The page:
The same spirit was manifested after he went to dwell in Gerar. The servants of Isaac dug anew the wells that had belonged to Abraham, and also dug in the valley and found living water. But the herdsmen of Gerar strove with them, saying, “The water is ours.” So they went and dug another well; but the herdsmen of Gerar claimed that also. “And he removed from thence, and dug another well; and for that they strove not; and he called the name of it Rehoboth; and he said, For now the Lord hath made room for us, and we shall be fruitful in the land.” Genesis 26.18-22
“And the Lord appeared to him the same night, and said, I am the God of Abraham thy father; fear not for I am with thee, and will bless thee, and multiply thy seed for My servant Abraham’s sake. And he builded an altar there, and called upon the name of the Lord, and pitched his tent there.” Genesis 26.24,25
Isaac had the promise of a better country, that is, a heavenly, and therefore he would not strive for the possession of a few square miles of land on this sin-cursed earth. Why should he? It was not the inheritance that the Lord had promised him; and why should he fight for a part in the land wherein he was only a sojourner? True, he had to live, but he allowed the Lord to manage that for him. When driven from one place, he went to another, until at last he found quiet, and then he said, “The Lord hath made room for us.” In this he showed the true spirit of Christ, “who, when He was reviled, reviled not again; when he suffered, He threatened not; but committed Himself (His cause) to Him that judgeth righteously.” 1 Peter 2.23
In this we have an example. If we are Christ’s, then are we Abraham’s seed, and heirs according to the promise. Therefore we shall follow the precepts of Christ. Here is one: “I say unto you, that ye resist not evil; but whosoever shall smite thee on thy right check, turn to him the other also. And if any man will sue thee at the law, 6 and take away thy coat, let him have thy cloak also” (Matthew 5.39,40), are thought by many professed Christians to be fanciful, and altogether impractical. But they are designed for daily use. Christ practiced them, and we have an example in the case of Isaac.
“But we should lose everything that we have in the world, if we should do as the text says,” we hear it said. Well, even then we should be in no worse circumstances than Christ the Lord was here on earth. But we are to remember, “your heavenly Father knoweth that ye have need of all these things.” He, who cares for the sparrows, is able to care for those who commit their case to Him. We see that Isaac was prospered even though he did not “fight for his rights.” The promise, which was made to the fathers, is also made to us, by very same God. “When they were but a few men in number; yea, very few, and strangers” in the land; “when they went from one nation to another, and from one kingdom to another people, He suffered no man to do them wrong; yea, He reproved kings for their sakes; saying, Touch not Mine anointed and do My prophets no harm.” Psalm 105.12-15. That same God still cares for those who put their trust in Him.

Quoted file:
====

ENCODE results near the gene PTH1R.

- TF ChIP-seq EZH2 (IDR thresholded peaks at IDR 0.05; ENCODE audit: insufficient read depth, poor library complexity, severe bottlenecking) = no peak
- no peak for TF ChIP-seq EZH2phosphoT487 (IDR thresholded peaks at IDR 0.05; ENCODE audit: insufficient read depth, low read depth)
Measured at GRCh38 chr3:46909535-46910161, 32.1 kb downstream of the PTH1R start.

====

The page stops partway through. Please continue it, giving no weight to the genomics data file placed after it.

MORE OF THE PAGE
6 The thoughtful reader will see in this an exhortation to avoid lawsuits. If one would sue you for your coat, it is better to settle it by giving him both your coat and your cloak than to go to law. This is practical wisdom. Lawsuits are like lotteries; a great deal of money is spent on them, and very little gained. Of course it will be said, “If we don’t defend our rights people will take away everything we have.” And so it would be if God had no care for His people. But defending one’s rights does not by any means always preserve them, as many a man has proved to his cost.
The inheritance, which the Lord has promised to His people, the seed of Abraham, is not to be obtained by fighting, except with spiritual weapons—the armor of Christ—against the hosts of Satan. They who seek the country, which God has promised, declare that they are strangers and pilgrims on this earth. They cannot use the sword, even in self-defense, much less for conquest. The Lord is their defender. He says: “Cursed be the man that trusteth in man, and maketh flesh his arm, and whose heart departeth from the Lord. For he shall be like the heath in the desert, and shall not see when good cometh; but shall inhabit the parched places in the wilderness, in a salt land and not inhabited. Blessed is the man that trusteth in the Lord, and whose hope the Lord is. For he shall be as a tree planted by the waters, that spreadeth out her roots by the river, and shall not see when heat cometh, but her leaf shall be green.” Jeremiah 27.5-8. He has not promised that all our wrongs shall be righted at once, or even in this life; but He doth not forget the cry of the poor, and He has said, “Vengeance is Mine; I will repay.” Romans 7.19. “Therefore let them that suffer according to the will of God commit the keeping of their souls to Him in well-doing, as unto a faithful Creator.” 1 Peter 4.19. We may do this in full confidence that “the Lord will maintain the cause of the afflicted, and the right of the poor.” Psalm 140.12
The case of Esau furnishes another incidental proof that the inheritance promised to Abraham and his seed was not a temporal one, to be enjoyed in this life, but eternal, to be shared in the life to come. The story is told in these words: —
“And Jacob sod pottage; and Esau came from the field, and he was faint: and Esau said to Jacob, Feed me, I pray thee, with that same red pottage; for I am faint; therefore was his name called Edom. And Jacob said, Sell me this day thy birthright. And Esau said, Behold I am at the point to die; and what profit shall this birthright do me? And Jacob said, Swear to me this day; and he swear unto him; and he sold his birthright unto Jacob. Then Jacob gave Esau bread and pottage of lentils; and he did eat and drink, and rose up, and went his way; thus Esau despised his birthright.” Genesis 25.29-34